“First Snow”

December 7, 2021

“First Snow”

December 7, 2021

“FIRST SNOW”

This morning brought a first snow,

And with it wind over the mountain.

I watched snow turn to ice,

Invisible sleet hit the panes a’ hissin’.

Soon a crystal coat on tender branches—

Invisible hands pulling to earth,

Anchoring them fast.

I depend upon the silence

Creating a space to remember,

Solitude, too, now to be shared

Only with ghosts,

Or perhaps a cat or two.

Inside the comfort of crackling of wood,

Well seasoned of last year’s split,

The sweet, sharp tang of pine and oak,

The groan of a log shifting its failing weight.

 I remember your boot kicking it back off the hearth,

Sparks flaring upward,

 Stars enfolded by a blazing sun.

Outside the pelting sting on windows,

The howl of winter racing round eaves

Looking for attic-access between clapboards,

A hambone skeleton dance to

Shake its palsied bones warm.

Soon  fading light at twilight

Suspends the day

In a cocoon of white, unfocused mystery.

The night brings a muffled benediction

Over the land,

And memory is put aside for the morrow.

Jane Kohut-Bartels

Copyrighted, 2010, “First Snow” originally published in “White Cranes of Heaven”, 2011, Lulu.com

“Blackberry Winter”

December 6, 2021

“Blackberry Winter”

December 6, 2021

BLACKBERRY WINTER

 

It is Blackberry Winter

One last shot across

The bow of an emerging Spring.

 

Winter does not play fair.

It will not give up the ghost

Exit with a dignified bow

Preferring to show its rotting last tooth.

 

The blackberries are blooming

Frills of white collars surrounding

Kernels of lusty fruit,

Fruit black as midnight

Sweet as a baby’s kiss,

Unavoidable staining of hands and mouths

To be shared with a snake or two down below.

 

The Easter planting is done

The earth knows Winter’s game

And blankets seed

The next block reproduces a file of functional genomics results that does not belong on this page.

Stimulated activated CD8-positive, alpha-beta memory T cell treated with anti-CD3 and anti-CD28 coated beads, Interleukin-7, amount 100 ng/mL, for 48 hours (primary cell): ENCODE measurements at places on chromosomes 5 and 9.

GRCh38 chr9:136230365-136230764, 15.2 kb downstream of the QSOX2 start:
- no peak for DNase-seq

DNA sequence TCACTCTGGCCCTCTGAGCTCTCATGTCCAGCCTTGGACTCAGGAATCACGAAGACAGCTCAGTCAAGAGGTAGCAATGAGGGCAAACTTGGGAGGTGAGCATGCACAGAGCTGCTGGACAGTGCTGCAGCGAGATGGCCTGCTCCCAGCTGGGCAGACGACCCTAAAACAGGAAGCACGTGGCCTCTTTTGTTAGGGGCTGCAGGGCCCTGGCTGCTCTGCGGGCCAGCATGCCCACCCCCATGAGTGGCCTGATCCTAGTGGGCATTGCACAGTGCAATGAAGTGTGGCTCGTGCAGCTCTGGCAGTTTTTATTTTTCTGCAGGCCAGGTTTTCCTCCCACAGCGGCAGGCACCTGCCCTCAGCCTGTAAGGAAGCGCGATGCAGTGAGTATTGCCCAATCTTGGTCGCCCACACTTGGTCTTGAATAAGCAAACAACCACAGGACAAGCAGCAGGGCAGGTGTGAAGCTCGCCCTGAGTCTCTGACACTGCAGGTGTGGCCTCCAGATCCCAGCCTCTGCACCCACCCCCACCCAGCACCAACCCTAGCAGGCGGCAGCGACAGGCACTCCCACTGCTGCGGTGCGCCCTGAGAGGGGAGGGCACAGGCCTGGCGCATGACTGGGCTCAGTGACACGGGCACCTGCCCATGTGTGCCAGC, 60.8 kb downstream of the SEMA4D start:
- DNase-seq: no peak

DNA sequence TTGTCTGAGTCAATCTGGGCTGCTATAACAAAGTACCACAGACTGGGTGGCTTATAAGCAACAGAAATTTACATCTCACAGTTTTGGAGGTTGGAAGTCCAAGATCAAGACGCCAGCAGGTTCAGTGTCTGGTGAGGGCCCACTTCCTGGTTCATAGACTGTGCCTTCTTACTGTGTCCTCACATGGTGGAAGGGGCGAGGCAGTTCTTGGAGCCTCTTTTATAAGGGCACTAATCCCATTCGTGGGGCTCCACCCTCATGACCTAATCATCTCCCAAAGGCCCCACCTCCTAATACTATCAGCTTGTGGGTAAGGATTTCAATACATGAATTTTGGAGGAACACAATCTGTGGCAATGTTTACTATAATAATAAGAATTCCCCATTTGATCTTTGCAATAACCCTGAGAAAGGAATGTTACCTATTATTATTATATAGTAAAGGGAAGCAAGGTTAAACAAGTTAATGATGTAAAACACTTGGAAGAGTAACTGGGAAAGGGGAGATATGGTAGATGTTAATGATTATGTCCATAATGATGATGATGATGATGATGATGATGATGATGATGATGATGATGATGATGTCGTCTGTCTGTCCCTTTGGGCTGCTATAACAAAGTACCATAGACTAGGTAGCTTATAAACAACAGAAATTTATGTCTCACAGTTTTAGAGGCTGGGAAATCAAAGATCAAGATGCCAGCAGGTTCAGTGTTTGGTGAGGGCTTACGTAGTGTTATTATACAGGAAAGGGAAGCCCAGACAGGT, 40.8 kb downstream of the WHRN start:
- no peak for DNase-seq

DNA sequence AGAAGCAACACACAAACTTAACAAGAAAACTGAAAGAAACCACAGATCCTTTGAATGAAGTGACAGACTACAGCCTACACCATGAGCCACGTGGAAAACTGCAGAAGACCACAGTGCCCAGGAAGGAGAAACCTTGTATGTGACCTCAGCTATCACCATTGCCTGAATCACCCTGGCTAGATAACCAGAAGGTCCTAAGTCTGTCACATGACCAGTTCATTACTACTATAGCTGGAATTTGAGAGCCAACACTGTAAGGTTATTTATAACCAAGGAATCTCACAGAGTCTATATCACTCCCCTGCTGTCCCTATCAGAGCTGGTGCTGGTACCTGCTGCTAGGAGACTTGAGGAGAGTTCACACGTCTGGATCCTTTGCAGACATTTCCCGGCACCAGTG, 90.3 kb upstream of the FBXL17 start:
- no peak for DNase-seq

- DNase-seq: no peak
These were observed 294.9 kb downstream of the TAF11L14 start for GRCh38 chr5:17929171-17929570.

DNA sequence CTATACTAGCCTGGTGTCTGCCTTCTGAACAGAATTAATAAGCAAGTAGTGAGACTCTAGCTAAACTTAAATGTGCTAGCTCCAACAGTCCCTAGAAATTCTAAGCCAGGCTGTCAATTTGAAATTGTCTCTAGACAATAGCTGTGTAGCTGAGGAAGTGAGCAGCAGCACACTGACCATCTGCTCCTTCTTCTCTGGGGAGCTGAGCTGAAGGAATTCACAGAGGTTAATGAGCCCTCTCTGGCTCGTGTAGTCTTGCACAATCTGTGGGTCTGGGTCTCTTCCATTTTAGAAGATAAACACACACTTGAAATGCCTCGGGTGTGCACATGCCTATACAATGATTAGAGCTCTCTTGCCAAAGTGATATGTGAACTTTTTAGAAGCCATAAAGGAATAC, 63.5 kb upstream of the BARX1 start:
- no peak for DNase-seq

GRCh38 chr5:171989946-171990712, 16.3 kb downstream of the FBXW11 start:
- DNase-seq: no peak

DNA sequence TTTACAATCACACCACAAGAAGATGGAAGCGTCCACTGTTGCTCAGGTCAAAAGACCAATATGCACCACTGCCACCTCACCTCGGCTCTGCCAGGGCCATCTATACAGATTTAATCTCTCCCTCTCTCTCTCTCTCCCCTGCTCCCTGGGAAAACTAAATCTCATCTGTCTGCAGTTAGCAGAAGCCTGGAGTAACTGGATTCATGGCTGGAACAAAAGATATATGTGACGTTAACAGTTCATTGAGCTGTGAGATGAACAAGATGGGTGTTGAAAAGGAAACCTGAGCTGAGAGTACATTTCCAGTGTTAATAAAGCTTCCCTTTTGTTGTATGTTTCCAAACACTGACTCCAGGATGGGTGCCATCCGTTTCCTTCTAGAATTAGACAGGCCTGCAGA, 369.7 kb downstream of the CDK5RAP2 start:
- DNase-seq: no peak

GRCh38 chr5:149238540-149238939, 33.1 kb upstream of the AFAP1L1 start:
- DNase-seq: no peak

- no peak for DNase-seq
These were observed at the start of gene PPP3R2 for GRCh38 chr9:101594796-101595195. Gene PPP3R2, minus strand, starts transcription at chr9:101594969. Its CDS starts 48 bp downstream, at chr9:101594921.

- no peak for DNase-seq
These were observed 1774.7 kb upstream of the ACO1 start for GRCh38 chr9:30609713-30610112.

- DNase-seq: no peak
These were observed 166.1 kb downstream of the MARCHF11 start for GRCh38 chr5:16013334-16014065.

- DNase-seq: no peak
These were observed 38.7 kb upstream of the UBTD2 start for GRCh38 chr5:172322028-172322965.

With dark, moist soil

Cozy enough to shelter tender life.

 

We will make blackberry wine

From Blackberry Winter.

The present chill will

Sweeten the fruit

And we will give a toast To Winter’s frayed glory.

Jane Kohut-Bartels

Copyrighted, 2021

“Aunt Pauline Kohut’s Hungarian Kyflies….

December 5, 2021

“Aunt Pauline Kohut’s Hungarian Kyflies….

December 5, 2021

3 cups of all purpose flour

2 sticks of salted butter

1 8 ounce of cream cheese

All in the blender….mix well and chill.

Roll out into circle, cut wedges (should make 12)

fill with prune paste or apricot paste (I buy them dried in bags and simmer in water until soft and then mash them down.

Bake 350 degrees oven until lightly browned and cover in powdered sugar when cool. I have these for Thanksgiving and they didn’t get mailed as intended.
Fred and I ate all of them.

WARNING they are addictive.

MERRY HOLIDAYS

“Foxtail”

December 5, 2021

“Foxtail”

December 5, 2021

Foxtail

Great winds come

Before a storm,

Tree branches pinwheel near Heaven

One shakes like a foxtail

Near the ground.

All this wind!

I think of the impermanence of life

The ghost-smoke of one loved, now gone.

Even the snow falls to the ground

But you have disappeared into air.

Perhaps that foxtail

Sends greetings

To comfort the heart?

Jane Kohut-Bartels

Copyrighted, 2018, from “Pitcher of Moon”.

“A Reason for the Season”

December 3, 2021

“A Reason for the Season”

December 3, 2021

A REASON FOR THE SEASON

 I saw the Cooper’s hawk this morning. She landed on the chimney pot, probably looking for my miniature hen, Grayson.  Eight years ago she was a starving fledgling who mantled over while I fed her cold chicken.  She’s back this holiday, my spirits lifting. A good Christmas present.

In the middle of the commercialization of Christmas, Nature closes the gap.  I have noticed squirrels with pecans leaping the trees, hawks hunting low over now-bare woods, unknown song birds sitting on fences, heard the migration of Sandhill cranes as they honk in formation. You hear their cacophony well before they appear.  Their chiding cries float down to our upturned faces.

There is brightness to the holly, washed by our late autumn rains and the orange of the nandina berries has turned crimson. Smell of wood smoke in the air and the crispness of mornings means the earth is going to sleep. We humans should reclaim our past and join the slumber party of our brother bears.

Jingle Bells will fade and our tension with it. Looking towards deep winter when the Earth is again silent.  It will restore balance and calm nerves with a blanket of Peace.

Winter’s seasoning

Bitter winds, branch of holly

Haunts in the attic.

Jane Kohut-Bartels

Copyrighted, 2021


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